Discover Rocky Mountain’s amazing array of wildlife. At particular times during the summer (ask a park ranger), the bighorn sheep come down to Sheep Lakes. Kids especially enjoy watching them cross the road after the lambs are born. Find a ponderosa pine forest and watch for Abert’s squirrels. Their dark color and busy activities catch a toddler’s eye for contrast and movement.

Kids that are a bit older develop a more complex understanding of the world around them. While some children might enjoy expending energy hiking along a trail, most seem happiest thoroughly exploring a smaller area. On any hike with three to five year olds, it’s a good idea to include a magnifying glass in the backpack. Textures of trees, plants, bugs and rocks are exciting close-up.

In the early summer, enjoy the amazing floral colors found along the trail to Cub Lake. Have the youngsters keep an eye out for hummingbirds that may be visiting the flowers. Watch for beaver along the way in the Cub Creek drainage. Beaver dams are easy to spot in this area and stream banks are ideal places to look for animal tracks.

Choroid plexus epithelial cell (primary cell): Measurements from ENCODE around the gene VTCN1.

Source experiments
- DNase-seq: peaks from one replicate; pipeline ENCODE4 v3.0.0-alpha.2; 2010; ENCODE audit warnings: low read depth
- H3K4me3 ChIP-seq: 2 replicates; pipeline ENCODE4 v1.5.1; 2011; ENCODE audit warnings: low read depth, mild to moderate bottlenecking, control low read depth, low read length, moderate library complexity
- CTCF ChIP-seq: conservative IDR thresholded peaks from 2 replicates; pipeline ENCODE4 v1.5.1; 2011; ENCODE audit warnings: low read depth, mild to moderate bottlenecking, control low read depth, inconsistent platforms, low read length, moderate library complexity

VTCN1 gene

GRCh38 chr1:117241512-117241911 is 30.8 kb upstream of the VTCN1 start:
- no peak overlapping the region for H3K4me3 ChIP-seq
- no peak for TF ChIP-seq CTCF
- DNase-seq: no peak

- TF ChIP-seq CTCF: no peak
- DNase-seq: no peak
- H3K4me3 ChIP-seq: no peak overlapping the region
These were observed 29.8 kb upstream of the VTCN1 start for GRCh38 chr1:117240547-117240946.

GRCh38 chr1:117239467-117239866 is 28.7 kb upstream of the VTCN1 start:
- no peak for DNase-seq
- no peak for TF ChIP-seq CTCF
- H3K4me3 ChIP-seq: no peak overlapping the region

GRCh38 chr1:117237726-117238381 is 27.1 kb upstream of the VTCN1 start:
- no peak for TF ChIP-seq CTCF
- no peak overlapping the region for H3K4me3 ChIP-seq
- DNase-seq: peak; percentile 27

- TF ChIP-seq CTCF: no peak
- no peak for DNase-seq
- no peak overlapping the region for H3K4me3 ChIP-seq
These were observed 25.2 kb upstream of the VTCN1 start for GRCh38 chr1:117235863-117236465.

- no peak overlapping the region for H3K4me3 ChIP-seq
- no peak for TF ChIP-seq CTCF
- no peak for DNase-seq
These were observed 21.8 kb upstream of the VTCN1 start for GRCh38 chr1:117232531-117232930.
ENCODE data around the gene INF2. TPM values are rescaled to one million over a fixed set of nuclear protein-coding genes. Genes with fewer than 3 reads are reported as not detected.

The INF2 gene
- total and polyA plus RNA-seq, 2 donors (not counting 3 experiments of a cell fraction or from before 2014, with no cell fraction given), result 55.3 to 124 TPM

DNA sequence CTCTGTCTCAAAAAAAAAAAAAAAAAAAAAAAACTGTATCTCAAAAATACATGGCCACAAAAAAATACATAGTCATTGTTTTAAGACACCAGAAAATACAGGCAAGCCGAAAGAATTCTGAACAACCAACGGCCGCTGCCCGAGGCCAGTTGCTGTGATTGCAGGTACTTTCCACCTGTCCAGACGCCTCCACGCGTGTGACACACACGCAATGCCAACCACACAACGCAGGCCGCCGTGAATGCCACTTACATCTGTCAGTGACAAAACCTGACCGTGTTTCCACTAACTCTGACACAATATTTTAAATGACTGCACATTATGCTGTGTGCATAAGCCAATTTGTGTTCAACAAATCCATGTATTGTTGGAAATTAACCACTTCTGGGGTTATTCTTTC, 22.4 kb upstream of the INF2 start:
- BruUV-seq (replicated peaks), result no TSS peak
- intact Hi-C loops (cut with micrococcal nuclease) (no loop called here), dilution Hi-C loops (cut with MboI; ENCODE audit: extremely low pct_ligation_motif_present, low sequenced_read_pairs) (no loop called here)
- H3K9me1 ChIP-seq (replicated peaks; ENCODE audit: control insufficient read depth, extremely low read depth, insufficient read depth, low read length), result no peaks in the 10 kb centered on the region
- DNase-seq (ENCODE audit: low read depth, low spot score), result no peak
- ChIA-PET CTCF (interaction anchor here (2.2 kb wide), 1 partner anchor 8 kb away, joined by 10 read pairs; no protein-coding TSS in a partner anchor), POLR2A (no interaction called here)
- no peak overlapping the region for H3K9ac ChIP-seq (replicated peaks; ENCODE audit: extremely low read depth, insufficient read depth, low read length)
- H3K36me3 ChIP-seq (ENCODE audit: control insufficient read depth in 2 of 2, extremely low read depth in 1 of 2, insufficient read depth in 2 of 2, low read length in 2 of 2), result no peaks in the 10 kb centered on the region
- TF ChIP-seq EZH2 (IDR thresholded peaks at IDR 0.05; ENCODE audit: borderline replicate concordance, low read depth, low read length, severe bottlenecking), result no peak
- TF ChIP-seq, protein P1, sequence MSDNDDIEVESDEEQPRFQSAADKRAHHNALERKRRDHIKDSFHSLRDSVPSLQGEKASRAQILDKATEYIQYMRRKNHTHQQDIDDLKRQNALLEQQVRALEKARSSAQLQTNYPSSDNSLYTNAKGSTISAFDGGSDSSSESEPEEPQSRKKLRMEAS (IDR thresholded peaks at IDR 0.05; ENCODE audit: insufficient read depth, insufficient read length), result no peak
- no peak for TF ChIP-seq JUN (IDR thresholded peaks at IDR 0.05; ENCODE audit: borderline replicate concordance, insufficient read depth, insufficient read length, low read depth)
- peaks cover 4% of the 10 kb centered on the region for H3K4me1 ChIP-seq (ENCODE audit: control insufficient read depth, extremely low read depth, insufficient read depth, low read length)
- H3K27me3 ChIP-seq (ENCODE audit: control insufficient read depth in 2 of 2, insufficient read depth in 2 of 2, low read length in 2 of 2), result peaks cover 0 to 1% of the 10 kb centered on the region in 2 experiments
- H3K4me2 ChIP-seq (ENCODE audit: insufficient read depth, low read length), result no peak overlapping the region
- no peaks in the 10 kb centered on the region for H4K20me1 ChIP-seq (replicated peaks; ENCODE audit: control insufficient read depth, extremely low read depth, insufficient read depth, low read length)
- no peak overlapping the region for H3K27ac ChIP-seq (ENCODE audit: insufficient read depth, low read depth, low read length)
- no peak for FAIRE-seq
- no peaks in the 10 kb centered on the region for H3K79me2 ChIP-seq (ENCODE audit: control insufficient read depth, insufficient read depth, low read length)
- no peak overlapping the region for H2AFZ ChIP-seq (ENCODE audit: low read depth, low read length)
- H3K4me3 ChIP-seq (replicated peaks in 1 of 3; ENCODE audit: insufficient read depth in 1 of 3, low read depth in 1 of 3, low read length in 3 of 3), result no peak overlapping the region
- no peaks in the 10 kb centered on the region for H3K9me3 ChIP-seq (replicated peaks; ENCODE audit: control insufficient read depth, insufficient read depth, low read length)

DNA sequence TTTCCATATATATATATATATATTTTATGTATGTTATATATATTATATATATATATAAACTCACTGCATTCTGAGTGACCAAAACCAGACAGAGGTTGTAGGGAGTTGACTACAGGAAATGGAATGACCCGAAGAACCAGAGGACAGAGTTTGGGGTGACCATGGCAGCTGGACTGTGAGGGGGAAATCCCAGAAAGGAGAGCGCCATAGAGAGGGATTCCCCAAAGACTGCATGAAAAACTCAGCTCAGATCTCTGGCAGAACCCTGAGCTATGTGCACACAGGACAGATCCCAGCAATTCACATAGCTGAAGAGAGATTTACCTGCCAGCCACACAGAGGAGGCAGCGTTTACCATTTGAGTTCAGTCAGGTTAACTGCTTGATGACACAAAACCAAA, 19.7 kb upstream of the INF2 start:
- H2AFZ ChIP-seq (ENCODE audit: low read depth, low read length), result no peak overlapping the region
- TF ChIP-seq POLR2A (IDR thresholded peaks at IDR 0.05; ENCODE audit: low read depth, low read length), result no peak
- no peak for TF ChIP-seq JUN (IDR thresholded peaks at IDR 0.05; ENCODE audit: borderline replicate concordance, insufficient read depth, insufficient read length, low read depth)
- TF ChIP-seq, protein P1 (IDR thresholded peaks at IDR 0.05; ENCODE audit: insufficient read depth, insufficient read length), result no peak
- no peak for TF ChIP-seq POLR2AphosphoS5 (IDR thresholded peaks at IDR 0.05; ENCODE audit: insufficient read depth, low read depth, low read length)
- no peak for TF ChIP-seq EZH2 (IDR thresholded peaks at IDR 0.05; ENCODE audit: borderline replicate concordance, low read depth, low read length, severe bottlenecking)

The park has a “Rocky’s Junior Ranger Program” for children in kindergarten through eighth grade. Emphasis is placed on park preservation, flora and fauna facts, and environmental education. When kids complete the Junior Ranger booklet, they earn a badge. Check at a visitor center for information.

These are but a few of the things you can do at Rocky Mountain National Park. Check with the park rangers when you arrive to see what activities are available, what wildlife might be easiest to see, or where the wildflowers are blooming.

I’ve created three posters for Rocky Mountain National Park — one that features a view of Moraine Park, one for Cub Lake, and one for the iconic Longs Peak.

Rocky Mountain National Park Moraine Park

Click here to see the Rocky Mountain National Park, Moraine Park poster.

Rocky Mountain Cub Lake

Click here to see the Rocky Mountain National Park, Cub Lake poster.

Rocky Mountain Longs Peak

Click here to see the Rocky Mountain National Park, Longs Peak poster.

Rob Decker is a photographer and graphic artist who had the rare privilege of studying under Ansel Adams in Yosemite National Park when he was just 19 years old. Now, Rob is on a journey to explore and photograph all 61 of America’s National Parks. He’s creating WPA-style posters to help people celebrate their own national park adventures — as well as encourage others to get out and explore!